Heat-mass-momentum transfer in hollow fiber spinning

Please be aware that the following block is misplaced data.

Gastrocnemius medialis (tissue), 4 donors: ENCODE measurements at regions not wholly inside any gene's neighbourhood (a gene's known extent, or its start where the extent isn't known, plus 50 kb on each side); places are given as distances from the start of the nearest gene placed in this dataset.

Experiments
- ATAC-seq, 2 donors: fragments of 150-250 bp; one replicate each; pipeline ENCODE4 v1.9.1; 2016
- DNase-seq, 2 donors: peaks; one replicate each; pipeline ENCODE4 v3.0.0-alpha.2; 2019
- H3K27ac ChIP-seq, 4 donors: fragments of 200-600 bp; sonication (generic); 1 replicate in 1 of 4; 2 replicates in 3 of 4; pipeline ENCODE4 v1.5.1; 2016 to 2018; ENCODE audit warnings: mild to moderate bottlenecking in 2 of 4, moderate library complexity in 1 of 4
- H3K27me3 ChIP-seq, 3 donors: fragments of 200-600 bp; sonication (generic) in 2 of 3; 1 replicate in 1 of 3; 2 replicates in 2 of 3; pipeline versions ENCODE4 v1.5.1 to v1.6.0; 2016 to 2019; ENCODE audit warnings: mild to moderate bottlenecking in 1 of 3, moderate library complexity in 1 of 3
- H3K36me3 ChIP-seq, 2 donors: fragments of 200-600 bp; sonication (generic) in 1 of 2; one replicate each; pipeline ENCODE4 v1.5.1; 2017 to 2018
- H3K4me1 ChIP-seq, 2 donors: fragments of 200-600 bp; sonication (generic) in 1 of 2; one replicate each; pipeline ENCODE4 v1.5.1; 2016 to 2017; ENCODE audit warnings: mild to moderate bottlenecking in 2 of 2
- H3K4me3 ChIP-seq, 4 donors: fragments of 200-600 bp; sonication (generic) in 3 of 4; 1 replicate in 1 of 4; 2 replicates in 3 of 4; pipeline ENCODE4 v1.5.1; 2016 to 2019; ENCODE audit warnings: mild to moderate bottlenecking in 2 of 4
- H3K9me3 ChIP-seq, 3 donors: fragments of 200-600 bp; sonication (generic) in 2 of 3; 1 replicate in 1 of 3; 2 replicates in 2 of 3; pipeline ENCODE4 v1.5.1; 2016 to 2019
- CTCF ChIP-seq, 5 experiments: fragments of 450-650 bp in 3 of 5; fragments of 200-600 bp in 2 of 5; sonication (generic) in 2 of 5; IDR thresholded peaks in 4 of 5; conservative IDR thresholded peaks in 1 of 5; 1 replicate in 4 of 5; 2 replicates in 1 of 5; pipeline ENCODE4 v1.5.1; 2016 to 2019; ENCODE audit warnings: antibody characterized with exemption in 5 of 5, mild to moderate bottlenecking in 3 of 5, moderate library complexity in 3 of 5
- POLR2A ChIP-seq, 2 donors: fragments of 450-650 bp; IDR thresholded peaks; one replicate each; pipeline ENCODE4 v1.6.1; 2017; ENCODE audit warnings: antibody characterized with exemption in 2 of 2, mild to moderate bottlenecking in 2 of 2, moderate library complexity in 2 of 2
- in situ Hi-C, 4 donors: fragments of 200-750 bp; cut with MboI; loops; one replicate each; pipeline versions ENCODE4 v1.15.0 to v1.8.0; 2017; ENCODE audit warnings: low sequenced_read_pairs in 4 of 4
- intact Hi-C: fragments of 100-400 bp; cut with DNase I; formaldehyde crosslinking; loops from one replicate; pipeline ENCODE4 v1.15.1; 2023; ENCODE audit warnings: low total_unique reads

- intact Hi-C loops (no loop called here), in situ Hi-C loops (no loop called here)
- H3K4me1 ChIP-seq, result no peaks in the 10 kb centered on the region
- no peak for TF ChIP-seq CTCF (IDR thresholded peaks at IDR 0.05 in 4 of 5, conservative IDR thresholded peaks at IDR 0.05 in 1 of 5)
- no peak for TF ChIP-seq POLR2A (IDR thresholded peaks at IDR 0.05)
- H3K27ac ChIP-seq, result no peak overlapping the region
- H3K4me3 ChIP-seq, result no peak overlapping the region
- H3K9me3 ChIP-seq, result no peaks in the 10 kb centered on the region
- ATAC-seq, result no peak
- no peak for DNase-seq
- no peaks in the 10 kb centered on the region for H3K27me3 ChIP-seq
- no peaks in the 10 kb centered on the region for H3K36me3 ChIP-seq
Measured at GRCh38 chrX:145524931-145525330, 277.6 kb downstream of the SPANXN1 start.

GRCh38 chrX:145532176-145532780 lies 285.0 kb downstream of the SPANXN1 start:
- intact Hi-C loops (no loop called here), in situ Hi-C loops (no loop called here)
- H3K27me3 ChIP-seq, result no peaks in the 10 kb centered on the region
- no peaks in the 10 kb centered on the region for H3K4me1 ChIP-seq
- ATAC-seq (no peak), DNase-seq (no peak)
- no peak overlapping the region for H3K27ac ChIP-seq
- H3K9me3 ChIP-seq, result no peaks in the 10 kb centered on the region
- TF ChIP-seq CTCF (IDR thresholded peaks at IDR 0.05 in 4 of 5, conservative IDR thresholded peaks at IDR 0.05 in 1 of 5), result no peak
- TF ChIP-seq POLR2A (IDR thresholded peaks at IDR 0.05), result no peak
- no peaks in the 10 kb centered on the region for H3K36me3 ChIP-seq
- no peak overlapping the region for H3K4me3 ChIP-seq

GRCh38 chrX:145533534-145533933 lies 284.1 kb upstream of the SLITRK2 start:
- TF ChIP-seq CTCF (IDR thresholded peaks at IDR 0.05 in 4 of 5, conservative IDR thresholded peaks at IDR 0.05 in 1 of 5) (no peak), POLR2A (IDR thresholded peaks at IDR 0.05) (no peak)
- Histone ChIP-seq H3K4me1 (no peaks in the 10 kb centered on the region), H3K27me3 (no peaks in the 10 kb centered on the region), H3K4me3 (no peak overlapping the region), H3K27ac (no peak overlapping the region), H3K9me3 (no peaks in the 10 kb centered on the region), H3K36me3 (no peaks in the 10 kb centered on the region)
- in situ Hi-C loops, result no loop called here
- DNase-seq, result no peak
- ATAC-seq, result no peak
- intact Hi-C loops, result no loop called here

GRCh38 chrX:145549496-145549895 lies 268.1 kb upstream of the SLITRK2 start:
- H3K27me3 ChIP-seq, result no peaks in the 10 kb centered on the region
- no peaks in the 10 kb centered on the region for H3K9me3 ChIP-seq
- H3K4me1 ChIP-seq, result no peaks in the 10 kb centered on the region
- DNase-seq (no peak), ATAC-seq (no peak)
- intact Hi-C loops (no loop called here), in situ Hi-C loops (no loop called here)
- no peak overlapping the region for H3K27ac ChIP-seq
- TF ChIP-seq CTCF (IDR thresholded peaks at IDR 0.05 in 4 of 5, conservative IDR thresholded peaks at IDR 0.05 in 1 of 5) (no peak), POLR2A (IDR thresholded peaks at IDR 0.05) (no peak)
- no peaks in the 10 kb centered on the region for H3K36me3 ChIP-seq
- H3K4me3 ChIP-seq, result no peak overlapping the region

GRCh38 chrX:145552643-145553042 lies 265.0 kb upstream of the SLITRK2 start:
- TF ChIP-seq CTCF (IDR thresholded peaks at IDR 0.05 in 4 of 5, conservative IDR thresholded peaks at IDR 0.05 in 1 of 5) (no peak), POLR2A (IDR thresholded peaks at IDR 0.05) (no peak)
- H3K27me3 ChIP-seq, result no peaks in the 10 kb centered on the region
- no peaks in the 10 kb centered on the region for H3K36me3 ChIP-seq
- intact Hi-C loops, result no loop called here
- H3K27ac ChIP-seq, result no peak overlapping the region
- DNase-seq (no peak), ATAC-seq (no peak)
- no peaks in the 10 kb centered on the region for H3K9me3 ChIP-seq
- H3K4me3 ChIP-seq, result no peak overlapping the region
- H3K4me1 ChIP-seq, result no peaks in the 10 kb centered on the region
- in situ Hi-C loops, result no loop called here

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The goal of this research is to develop the requisite fundamental knowledge necessary to tailor the production of hollow fiber membranes. Specifically, the focus of this work is a model describing the simultaneous heat, mass, and momentum transfer for hollow fiber membrane spinning. The model predicts radial concentration gradients and spinline dimensions as functions of axial position, as well as axial profiles of temperature, velocity, and core pressure that evolve during hollow fiber spinning. The modeling procedure requires little computational time and is applicable to hollow fiber membranes spun under various conditions. Sensitivity of model-predicted spinline variables to surface tension effects was explored in the thin filament limit. While viscous effects dominate surface tension effects for typical pure-polymer melt spinning, membrane spinning results show that surface tension effects alter the evolution of spinline variables during the process, which can affect spinning stability. Experimental diameter and axial velocity profiles obtained during spinning of hollow fiber membranes using a twin-screw extruder indicate that system viscosity can vary significantly due to diluent evaporation at the clad–air quench interface, which creates the concentration gradients modeled in this work. Experimental results show more rapid attenuation of the spinline than predicted by the model without accounting for the concentration dependence of viscosity. Incorporating the viscosity dependence on both concentration and temperature helps to resolve the discrepancy between modelpredicted and measured spinline diameter and velocity profiles. The sensitivity of hollow fiber membrane extent of anisotropy, the fraction of the fiber cross-section possessing a pore size gradient, to processing conditions and spinning system physical properties was examined. Results indicate that extent of anisotropy is sensitive to spinning temperature, core gas flow rate, air gap length, and diffusion coefficient, showing an increase in extent of anisotropy for an increase in these parameters. These results have important implications for membrane research, where development and optimization are largely trial-and-error approaches. This work is an important precursor to development of a complete model to predict membrane macrostructure (inner and outer diameters) and microstructure (pore size, pore size distribution, and anisotropy) as functions of spinning conditions and material properties.